As year 2020 comes to an end, it is a good year to make gifts for some due to the CARES Act and potential future law changes – unless there is a possibility of applying for certain public benefits within an applicable “lookback period”.

Due to the pandemic, there are certain incentives to give to charities in year 2020 only including:

1. Individuals who do not itemize can get up to $300 deduction in addition to the standard deduction.

Due to the increase in the standard deduction several years ago, most Americans do not itemize.  As a result of many Americans being either unemployed or having reduced income due to the pandemic, it is likely most charitable giving will be reduced this year.  Thus, the CARES Act permits a deduction of up to $300 for year 2020 only for cash (not property) contributions to a qualifying charity in addition to the standard deduction.  Contributions to a donor advised fund do not qualify.

2. Charitable contributions limit increased to 100% of AGI for those who itemize.

The CARES Act permits individuals to increase their charitable cash (not property) contributions from 60% of adjusted gross income (AGI) to 100% of AGI for those taxpayers who itemize.  If contributions exceed 100% of AGI, it can be carried forward for future years. Thus, for some (especially if the charitable gift is not from a retirement account as described below), this may be a good year to bunch charitable gifts (giving amounts in that were to be given in 2021 in year 2020 in addition to the contribution that was going to be given in 2020) due to the increase limitation. 

3. No required distribution from IRA this year, but if you do and don’t need income, then consider gifts directly to charity

Although the CARES Act does not require a minimum distribution for year 2020, if you are concerned about an increase in future income tax rates and if you are charitable, then you could consider a direct distribution from your IRA to the charity (if you are over 70 ½).  Although this is not an itemized deduction, it would not be included as part of your income (distributions from retirement accounts are income taxed) thus reducing your IRA balance.  President-elect Biden has proposed a higher income tax (37% to 39.6%) for individuals whose annual income is $400,000 or more.  The limit for the withdrawal directly to the charity is $100,000. If you are unconcerned about an increase in your income tax rate and do not plan on making a required minimum distribution from your retirement account in 2020, then you can consider bunching (not making the contribution from the retirement account in year 2020 and making more of a contribution in year 2021) charitable contributions next year when it is anticipated minimum distributions will again be required.  As indicated above, although you would not be receiving a deduction for your charitable donation, you would not be income taxed on the direct distribution from the retirement account.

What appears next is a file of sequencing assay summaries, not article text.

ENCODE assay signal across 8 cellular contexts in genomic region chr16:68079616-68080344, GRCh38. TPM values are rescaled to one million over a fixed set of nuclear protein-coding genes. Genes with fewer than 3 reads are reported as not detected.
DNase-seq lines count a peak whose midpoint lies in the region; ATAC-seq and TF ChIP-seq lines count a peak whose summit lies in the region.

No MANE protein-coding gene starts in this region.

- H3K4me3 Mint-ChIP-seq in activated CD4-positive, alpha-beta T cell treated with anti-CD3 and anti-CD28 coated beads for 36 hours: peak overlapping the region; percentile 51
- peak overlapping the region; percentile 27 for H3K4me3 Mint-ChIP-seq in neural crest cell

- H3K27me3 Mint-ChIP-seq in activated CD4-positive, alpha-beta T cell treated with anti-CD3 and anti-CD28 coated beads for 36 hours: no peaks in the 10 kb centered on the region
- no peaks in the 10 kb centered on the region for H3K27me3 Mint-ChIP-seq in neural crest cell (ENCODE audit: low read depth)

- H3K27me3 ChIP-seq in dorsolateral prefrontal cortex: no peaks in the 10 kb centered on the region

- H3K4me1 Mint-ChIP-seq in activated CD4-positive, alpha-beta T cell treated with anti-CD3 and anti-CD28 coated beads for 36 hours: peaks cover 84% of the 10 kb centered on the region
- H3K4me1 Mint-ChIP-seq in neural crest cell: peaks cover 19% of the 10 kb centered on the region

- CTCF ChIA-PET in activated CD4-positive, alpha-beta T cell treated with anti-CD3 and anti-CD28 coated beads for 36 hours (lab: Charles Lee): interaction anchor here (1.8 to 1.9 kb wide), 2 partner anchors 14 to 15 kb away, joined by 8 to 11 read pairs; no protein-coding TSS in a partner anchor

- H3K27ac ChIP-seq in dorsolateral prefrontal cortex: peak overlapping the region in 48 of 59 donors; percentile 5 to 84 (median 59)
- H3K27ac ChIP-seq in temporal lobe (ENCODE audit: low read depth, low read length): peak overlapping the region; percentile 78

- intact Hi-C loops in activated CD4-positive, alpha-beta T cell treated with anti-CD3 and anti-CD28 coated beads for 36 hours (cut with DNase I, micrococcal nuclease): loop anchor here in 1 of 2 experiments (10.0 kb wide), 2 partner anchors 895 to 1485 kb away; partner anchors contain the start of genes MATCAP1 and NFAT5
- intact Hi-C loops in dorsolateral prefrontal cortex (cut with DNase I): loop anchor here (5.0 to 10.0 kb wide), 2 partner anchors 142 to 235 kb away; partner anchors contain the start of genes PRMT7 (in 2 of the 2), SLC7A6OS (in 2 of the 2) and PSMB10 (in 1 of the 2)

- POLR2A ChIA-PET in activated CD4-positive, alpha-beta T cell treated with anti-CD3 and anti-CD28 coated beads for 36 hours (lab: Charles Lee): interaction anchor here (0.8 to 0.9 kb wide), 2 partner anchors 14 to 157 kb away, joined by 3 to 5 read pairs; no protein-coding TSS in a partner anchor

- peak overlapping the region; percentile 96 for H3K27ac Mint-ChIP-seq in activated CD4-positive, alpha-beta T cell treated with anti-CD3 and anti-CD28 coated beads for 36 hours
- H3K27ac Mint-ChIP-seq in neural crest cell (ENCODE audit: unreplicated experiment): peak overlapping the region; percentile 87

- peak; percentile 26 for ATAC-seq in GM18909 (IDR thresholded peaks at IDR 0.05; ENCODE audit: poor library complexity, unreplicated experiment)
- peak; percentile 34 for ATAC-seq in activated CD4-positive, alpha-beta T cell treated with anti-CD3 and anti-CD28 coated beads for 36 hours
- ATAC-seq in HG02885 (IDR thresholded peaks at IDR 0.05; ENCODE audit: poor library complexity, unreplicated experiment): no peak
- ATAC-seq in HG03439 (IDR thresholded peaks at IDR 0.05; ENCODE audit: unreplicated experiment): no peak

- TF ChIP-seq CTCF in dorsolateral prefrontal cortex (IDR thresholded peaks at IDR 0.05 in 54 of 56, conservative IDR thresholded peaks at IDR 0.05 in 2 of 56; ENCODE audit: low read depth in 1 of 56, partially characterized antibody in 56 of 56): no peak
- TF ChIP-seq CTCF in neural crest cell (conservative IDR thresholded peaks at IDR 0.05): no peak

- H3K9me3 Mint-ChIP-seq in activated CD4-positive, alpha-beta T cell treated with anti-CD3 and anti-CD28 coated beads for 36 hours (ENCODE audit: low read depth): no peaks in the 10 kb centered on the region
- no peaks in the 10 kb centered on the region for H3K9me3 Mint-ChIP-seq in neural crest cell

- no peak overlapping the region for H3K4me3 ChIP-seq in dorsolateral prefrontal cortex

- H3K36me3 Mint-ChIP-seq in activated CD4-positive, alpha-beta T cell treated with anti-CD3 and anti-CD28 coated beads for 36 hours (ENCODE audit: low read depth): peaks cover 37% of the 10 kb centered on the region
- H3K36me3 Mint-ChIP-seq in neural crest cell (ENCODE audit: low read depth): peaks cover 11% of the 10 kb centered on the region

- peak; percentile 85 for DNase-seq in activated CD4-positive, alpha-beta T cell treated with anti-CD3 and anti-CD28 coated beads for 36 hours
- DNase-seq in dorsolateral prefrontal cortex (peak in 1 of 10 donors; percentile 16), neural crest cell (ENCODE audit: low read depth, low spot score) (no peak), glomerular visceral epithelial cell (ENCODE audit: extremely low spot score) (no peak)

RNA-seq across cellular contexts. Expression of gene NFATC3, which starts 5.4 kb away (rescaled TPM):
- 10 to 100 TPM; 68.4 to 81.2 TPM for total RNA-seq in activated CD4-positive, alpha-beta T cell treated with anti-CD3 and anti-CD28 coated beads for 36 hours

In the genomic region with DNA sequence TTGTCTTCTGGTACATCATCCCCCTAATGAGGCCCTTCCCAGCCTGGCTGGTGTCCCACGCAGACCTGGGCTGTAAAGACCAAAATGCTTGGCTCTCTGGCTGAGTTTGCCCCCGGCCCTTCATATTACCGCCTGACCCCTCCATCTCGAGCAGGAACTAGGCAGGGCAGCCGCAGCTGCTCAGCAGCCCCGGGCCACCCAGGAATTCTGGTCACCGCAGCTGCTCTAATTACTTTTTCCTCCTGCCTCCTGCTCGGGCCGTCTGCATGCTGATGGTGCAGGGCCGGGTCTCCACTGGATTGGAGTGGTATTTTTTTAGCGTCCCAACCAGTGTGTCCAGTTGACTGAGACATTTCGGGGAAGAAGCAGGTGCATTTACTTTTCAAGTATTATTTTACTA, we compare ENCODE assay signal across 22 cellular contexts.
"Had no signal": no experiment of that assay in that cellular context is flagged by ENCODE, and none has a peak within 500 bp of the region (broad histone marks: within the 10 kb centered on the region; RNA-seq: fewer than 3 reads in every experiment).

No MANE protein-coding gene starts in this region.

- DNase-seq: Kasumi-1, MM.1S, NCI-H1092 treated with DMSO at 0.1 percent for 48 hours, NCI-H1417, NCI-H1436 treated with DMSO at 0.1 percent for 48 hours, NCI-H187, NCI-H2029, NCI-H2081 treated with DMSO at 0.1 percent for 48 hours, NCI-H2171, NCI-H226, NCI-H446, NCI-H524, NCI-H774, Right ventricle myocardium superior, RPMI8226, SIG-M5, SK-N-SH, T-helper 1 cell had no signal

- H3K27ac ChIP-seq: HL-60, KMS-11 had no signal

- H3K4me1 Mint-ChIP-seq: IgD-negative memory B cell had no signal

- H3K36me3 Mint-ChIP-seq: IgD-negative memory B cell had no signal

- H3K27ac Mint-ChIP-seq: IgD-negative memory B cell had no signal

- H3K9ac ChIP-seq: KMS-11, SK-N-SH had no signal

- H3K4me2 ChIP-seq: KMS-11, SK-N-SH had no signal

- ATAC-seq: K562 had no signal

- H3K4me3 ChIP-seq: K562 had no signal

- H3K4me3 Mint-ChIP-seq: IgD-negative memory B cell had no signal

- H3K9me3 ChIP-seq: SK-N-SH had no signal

4. Consider gifting appreciated assets such as stock.

Instead of paying the capital gains tax on the sale of an appreciated asset (i.e., stock, or mutual funds), consider giving the stock directly to the charity. The charity (or donor advised fund) could then sell the appreciated asset received.  As a result, you would get the charitable deduction on the stock at its appreciated price (if you itemize) without paying capital gains tax.